ANSWER: Bathrooms need to be constructed in several locations around our city. The lack of restrooms can create a public health issue in some cases. SPLOST is an avenue for funding the construction of these facilities, but the maintenance needs to be accounted for in the city’s general fund moving forward. Possible ways to fund the maintenance would be a small usage fee for some of our City Parks for non-residents.

QUESTION 7: Will you support annexations to increase the size of the city? Why or why not?

ANSWER: I would not support annexations to increase the size of the city.

I’m a firm believer that PTC needs to grow better, but not bigger. Annexations come with an entire host of topics to consider. Police, Fire, Public works, gold cart and road maintenance to name a few. At this point, I do not see the benefits of annexation outweighing the cost.

QUESTION 8: The City Council has been criticized for restricting citizen comments in council public meetings, both the limited time allowed for each speaker (twice less than 55 seconds per speaker) and the limited number of people allowed to speak. The council divided the allotted 20 minutes by the number of speakers, rather than extending the 20-minute limit. Where exactly do you stand on allowing citizens who make an effort to attend a public meeting to be able to comment? Would you vote to extend the time allotted for the public to speak rather than cut each speaker’s time to fit within the limit? Why or why not?

ANSWER: I believe in not only protecting our first amendment but all of our rights as citizens of the United States. Not only would I vote to increase the time limit for public comment in this instance, but I would also go a step further.

The first Tuesday of each month is reserved for a council workshop, but most workshop dates aren’t used. I would suggest any large topics be tabled and moved to a workshop format when it becomes evident more time for citizen input will be needed.

In a workshop format, a minimum of 30-45 minutes could be set aside for the topic on hand. The best part of a workshop format would be the back-and-forth dialog between the council and citizens. The current public comment format is completely one-sided and mostly ineffective.

QUESTION 9: Have you read the city charter and ordinances for Peachtree City? Why or why not?

ANSWER: I have read that and most of the content on the municode at this point. While I can’t memorize everything, my goal was to have a large knowledge base to pull from when making choices. Having a rough idea of the location of information makes it easier to find the answers to citizen questions as well.

QUESTION 10: Have you read the Georgia Open Records law and the Georgia Open Meetings law? Why or why not?

ANSWER: I have read both the Georgia Open Records Act, the Georgia Open Meetings Act and any laws associated with them. These two acts are crucial to transparent government operation. In addition to being familiar with these laws, I also purchased a second cell phone to be used for city/campaign purposes. I never wanted to be in a situation where personal, business and city information was ever on the same device. Now, if there is an open record request for anything on my city/campaign phone, then I can turn it over without any concern.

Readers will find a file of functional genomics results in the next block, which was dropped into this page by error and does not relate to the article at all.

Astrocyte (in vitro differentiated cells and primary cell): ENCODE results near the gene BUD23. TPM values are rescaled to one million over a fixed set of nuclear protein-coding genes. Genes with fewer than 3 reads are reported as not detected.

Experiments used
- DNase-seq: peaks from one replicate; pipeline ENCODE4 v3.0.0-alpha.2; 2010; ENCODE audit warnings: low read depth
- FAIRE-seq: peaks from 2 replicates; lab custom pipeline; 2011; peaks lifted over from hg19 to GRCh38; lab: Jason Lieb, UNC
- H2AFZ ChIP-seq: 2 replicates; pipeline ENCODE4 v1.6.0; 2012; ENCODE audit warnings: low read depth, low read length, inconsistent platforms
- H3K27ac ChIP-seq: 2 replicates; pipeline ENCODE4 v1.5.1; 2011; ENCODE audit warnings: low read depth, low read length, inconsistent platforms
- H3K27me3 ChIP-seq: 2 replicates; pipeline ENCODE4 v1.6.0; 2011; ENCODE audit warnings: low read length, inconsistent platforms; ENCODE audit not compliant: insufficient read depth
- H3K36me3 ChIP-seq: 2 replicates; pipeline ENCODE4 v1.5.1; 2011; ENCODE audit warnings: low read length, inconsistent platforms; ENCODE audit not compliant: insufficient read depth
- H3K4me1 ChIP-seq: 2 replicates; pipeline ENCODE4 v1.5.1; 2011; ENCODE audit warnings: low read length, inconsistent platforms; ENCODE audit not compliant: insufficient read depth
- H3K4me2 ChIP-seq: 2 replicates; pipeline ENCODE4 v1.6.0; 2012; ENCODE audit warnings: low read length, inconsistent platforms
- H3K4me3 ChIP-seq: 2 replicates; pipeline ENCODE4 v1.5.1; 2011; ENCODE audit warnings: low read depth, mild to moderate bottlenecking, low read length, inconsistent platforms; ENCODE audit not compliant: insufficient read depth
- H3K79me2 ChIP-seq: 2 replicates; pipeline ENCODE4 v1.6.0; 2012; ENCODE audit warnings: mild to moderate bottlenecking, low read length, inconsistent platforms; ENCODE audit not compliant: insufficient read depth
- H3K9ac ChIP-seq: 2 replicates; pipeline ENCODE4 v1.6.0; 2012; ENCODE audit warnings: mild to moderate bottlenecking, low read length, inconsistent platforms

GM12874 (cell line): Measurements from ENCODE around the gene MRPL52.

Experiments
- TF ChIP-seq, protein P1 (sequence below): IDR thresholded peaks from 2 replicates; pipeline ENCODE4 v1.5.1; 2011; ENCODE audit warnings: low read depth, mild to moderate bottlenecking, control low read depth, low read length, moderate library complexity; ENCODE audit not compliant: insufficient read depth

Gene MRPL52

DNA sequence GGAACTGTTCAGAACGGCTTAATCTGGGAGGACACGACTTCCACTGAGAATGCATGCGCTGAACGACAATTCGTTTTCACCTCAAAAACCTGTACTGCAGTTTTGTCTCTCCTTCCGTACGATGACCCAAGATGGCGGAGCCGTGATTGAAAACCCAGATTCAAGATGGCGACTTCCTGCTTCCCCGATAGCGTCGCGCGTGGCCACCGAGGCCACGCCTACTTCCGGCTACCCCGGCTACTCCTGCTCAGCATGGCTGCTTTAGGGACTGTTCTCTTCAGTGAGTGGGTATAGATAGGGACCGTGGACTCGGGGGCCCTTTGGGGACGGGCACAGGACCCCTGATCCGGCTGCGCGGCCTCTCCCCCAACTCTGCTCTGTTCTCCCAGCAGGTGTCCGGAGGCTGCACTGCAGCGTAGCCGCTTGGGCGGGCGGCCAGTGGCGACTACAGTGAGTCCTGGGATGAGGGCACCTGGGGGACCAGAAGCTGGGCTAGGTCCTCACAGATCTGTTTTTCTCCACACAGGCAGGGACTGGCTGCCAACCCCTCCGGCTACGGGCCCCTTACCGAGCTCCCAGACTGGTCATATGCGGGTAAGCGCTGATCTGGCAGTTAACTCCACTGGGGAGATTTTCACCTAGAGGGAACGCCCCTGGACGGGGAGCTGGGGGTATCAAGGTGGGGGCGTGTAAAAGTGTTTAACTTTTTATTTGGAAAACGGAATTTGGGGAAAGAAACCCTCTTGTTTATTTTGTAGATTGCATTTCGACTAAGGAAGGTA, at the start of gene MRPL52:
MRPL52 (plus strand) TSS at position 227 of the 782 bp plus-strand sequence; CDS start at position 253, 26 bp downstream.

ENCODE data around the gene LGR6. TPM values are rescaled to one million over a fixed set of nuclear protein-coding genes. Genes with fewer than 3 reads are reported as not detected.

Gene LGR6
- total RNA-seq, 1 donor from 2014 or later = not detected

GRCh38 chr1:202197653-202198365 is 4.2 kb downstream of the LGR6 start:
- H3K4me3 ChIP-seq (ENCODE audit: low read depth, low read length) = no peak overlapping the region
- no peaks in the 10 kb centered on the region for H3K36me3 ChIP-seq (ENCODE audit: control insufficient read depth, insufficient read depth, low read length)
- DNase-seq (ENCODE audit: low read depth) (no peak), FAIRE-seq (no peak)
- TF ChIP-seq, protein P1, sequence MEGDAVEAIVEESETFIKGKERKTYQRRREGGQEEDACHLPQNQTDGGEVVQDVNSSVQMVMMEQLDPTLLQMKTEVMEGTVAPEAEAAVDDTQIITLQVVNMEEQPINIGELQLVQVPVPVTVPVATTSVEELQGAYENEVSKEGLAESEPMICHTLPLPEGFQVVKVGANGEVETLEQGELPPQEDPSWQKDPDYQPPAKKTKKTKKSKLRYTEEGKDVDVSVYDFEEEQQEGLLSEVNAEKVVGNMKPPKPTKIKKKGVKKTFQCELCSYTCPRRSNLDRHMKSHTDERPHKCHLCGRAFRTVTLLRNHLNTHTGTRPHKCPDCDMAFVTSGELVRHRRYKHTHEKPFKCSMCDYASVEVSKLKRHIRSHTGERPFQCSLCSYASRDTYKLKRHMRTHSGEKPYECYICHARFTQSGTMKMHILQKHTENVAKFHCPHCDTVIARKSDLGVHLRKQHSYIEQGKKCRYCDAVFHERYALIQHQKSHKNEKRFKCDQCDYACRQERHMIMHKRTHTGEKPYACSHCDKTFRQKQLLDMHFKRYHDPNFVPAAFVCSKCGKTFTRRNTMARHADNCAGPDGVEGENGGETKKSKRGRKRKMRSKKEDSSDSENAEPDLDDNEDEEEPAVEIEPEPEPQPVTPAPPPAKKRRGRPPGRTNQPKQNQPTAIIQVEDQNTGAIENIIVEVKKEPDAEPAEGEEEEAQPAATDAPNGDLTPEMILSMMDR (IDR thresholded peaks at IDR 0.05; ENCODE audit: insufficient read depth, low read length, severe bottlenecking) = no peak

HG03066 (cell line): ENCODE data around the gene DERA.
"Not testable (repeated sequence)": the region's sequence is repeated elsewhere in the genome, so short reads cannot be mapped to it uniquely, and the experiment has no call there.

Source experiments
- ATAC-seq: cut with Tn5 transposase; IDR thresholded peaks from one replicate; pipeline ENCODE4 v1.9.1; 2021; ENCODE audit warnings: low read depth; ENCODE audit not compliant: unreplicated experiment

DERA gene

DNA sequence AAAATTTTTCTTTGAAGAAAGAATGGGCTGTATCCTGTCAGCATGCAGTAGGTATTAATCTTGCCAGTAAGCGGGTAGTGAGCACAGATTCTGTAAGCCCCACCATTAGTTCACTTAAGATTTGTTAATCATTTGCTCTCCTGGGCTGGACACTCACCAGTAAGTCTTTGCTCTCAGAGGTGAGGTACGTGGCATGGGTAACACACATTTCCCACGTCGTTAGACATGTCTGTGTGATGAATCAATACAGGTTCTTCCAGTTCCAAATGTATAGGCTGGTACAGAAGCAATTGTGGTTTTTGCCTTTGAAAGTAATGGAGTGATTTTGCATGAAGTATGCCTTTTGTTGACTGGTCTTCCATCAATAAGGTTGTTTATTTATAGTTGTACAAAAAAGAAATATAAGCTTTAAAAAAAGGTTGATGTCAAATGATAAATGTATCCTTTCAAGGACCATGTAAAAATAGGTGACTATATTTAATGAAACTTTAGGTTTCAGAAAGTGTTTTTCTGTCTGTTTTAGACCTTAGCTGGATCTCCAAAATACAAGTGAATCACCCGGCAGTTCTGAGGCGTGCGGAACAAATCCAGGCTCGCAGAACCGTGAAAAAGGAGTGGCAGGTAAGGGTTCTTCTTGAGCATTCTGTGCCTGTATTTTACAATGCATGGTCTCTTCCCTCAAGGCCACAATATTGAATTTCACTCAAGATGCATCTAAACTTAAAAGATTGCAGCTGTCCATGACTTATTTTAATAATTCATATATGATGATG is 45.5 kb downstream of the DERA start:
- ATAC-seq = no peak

QUESTION 11: Do you have any comments on your positions on issues facing the city?

ANSWER: I think communication and transparency is key. With that, many of the other issues facing the city will be remedied on their own.

Phil Crane


    • I understand, Don. The concept of mixed-use brings many issues to mind; however, Business lofts would NOT be the same.
      Business lofts would actually decrease traffic. The business owners would be living above it. Unlike in traditional mixed-use where it’s hard to live there and work in the coffee shop below.
      Business lofts would attract small, locally owned businesses. Our village centers are losing more of our local businesses, this concept could change it. Everyone talks about attracting local businesses, but I haven’t seen any plans. Attracting locally owned businesses is a must after the massive rezonings that have diminished our commercial and industrial land.
      Business lofts would decrease or eliminate, the ability for big box stores to be in the same area. Who really wants more big boxes in town? Not me.
      Business lofts would keep a shopping, or village, center from becoming dilapidated. No business owner is going to let both their home and place of business suffer from a lack of maintenance.
      Business lofts are prohibitive to short-term rentals. Most businesses operate on a 3-5 year lease. They could even be required to be owner-occupied.
      Business lofts, in my opinion, should be limited to 2 stories and require underground parking for the residence above.
      Business lofts will not use grant money from the ARC.
      Business lofts are technically classified as mixed-use. I could have easily answered this question with “no mixed-use ever” and then voted however I wanted when elected. I’m not that type of person. I felt it was important to explain the extent of mixed-use I was comfortable with instead of giving an evasive answer.
      If a candidate hasn’t said why or how they plan to do something, then start asking detailed questions.

        • I apologize for not wording my previous answer in a clearer format.
          I am not suggesting that someone raise kids in a loft, but that’s really not my choice. I’m also not suggesting that we demo the entire town to put business lofts in.
          I am saying that I would consider two-story owner-occupied business lofts, with underground parking, as a possibility when redeveloping village centers. When it makes sense IF it makes sense.
          If you have a reason why this would be bad, I would appreciate hearing it.
          I bring logic, not emotion to my decisions.

          • You’re correct, Don.
            Covid also increased population density with so many moving back in with their parents. Come to think of it, virtually anything is going to increase the density. Coweta county building on our west border is actively increasing the density of traffic traveling through our city.

            Don, what is your suggestion for the village centers that won’t increase density?